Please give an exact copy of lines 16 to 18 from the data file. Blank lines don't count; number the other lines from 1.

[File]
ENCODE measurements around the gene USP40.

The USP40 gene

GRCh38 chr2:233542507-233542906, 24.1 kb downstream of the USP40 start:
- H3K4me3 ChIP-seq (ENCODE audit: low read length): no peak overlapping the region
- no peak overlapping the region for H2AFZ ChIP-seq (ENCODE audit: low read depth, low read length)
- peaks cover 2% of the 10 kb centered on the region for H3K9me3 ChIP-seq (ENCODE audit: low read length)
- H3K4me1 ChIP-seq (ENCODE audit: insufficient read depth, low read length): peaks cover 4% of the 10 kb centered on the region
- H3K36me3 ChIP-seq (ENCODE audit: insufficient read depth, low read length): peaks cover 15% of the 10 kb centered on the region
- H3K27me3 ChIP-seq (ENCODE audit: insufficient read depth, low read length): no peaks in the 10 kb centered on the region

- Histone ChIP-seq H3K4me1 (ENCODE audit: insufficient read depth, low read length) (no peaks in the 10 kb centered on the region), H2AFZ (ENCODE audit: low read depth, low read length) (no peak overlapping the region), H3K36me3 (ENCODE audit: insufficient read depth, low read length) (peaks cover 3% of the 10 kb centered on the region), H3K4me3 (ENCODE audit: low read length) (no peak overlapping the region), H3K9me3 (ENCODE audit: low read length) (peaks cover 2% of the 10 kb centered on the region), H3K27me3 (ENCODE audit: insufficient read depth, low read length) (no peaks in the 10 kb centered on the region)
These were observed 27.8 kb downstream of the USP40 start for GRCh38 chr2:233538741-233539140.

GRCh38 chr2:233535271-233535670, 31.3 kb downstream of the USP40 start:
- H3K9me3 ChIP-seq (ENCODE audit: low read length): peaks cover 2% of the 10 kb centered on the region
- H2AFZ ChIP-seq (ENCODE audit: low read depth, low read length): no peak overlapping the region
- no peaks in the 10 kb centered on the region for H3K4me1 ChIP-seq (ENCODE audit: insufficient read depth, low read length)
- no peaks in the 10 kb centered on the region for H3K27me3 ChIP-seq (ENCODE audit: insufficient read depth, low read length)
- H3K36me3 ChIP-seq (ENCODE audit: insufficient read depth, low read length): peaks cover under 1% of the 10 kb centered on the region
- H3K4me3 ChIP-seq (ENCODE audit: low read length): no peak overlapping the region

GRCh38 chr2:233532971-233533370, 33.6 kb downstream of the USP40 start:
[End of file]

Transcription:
- no peaks in the 10 kb centered on the region for H3K27me3 ChIP-seq (ENCODE audit: insufficient read depth, low read length)
- H3K36me3 ChIP-seq (ENCODE audit: insufficient read depth, low read length): peaks cover under 1% of the 10 kb centered on the region
- H3K4me3 ChIP-seq (ENCODE audit: low read length): no peak overlapping the region